India’s competition authority fined Google $161.9 million on Thursday for anti-competitive acts referring to Android mobile apps in “different places.” This is a big setback for the search engine in a key overseas market where it has invested billions over the last ten years.
Three and a half years ago, when two junior associates and a law school student did complain about Google. The Competition Commission of India looked into it. The commission did post a directive calling Google’s demand that manufacturers pre-install the full Google Mobile Suite and also prominently display Google’s android apps “unfair terms getting imposition on the device producers” and “violating the provisions of S.
India has the most Google users of any country in the world. Market research firm Counterpoint says that 97% of the 600 million mobile devices in use in the country run Google’s Android OS.
Google plans to invest $10 billion into the economy of South Asia in 2020. Indian telecom giants Jio Platforms and Airtel are already getting up to $5.5 billion placed into them.
Last year, when a draught of the report’s findings get out to the public. The response of the competition regulator did make headlines on its own. Google has filed a lawsuit against the government agency because the study is first did leak. It says that the leak is a “breach of confidence” that hurts both Google and its partners.
Section 4(2)(e) of the Act says that Google did something illegal by utilizing its dominant position in the Android apps market to enter and protect its position in the web browser market for devices that did not run a specific operating system. It is done through the Google Chrome App.
Google did break Section 4(2)(e) of the Act by using its dominant position in the Android OS app store market to enter and protect its position in the OVHPs market through YouTube.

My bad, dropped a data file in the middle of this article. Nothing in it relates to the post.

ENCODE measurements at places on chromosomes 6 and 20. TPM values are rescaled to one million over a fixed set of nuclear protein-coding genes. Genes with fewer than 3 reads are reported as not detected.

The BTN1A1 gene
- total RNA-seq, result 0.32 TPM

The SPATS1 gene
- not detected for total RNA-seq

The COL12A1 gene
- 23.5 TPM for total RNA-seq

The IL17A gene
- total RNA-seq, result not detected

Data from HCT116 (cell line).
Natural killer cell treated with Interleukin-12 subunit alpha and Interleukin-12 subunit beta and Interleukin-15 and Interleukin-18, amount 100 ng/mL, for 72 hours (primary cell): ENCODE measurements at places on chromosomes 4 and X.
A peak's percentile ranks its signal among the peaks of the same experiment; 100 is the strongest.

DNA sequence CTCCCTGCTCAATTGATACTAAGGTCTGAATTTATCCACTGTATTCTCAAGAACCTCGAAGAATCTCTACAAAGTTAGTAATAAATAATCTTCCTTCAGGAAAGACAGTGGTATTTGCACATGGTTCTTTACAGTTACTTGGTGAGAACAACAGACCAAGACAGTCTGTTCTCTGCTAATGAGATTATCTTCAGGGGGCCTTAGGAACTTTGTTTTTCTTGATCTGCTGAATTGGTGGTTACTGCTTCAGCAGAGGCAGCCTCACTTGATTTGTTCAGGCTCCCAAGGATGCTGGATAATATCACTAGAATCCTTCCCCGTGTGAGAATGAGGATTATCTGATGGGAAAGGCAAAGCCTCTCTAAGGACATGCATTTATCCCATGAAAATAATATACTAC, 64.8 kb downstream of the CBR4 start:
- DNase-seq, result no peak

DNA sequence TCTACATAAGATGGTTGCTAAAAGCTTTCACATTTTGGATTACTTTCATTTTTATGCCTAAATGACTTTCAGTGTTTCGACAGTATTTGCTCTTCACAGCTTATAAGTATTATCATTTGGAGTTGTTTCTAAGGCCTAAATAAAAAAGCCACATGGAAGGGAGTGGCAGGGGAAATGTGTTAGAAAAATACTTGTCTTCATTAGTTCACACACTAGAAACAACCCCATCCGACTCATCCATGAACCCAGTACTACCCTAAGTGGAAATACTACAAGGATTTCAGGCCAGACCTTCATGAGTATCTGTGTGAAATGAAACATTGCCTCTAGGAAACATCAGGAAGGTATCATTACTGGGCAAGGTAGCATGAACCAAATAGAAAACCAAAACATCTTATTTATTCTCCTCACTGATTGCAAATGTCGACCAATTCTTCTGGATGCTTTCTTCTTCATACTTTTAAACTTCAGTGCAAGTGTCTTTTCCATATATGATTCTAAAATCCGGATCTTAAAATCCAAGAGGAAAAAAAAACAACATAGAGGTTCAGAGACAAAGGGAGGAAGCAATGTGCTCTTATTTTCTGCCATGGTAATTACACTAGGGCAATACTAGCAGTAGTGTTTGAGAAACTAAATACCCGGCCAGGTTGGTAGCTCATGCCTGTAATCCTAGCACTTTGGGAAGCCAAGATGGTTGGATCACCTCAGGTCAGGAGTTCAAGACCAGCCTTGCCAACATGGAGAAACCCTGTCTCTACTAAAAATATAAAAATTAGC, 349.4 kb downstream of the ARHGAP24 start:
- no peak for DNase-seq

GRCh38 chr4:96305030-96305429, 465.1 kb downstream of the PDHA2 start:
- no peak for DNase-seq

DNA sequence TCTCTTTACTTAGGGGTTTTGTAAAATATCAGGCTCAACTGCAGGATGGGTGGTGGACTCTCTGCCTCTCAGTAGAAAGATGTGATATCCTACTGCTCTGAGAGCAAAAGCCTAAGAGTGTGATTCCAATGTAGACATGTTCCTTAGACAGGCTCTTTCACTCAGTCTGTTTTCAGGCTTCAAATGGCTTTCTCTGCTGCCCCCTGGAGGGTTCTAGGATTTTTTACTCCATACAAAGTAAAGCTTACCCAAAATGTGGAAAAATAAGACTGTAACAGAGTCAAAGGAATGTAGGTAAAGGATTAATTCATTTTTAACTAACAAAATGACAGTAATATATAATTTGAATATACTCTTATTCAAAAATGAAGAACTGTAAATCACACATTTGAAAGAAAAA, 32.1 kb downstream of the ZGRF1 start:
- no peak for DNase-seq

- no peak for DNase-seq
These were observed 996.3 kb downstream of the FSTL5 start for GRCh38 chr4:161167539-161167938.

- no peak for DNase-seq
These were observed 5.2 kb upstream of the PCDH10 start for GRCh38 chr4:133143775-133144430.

By tying the signing of an AFA/ACC to the pre-installation of Google’s proprietary apps on all Android devices, distributed. Sold by device manufacturers, Google has limited technical or scientific development to the detriment of consumers, in violation of the Sherman Antitrust Act.
The regulator needs to investigate Google has monopoly in India in the markets for smartphone operating systems, and app stores. Web search engines, mobile web browsers that don’t require a specific OS, and online video hosting platforms.
The antitrust agency says that OEMs may not want to place Google’s app suite on their devices before they sell them. The search engine shouldn’t stop vendors from using the Play Services APIs or offering financial or other incentives.
Experts say that the regulator’s decision will stop Google from growing its market share. Google might not be able to follow the corrective actions. If it doesn’t make big changes to the way it does business.
It’s been two years since more than 150 Indian startups and big businesses first worked together to form an alliance. In an effort to rely heavily less on Google, they thought about starting their own app store. Google has put off putting its new Play Store charge rule into effect in the country because of the response.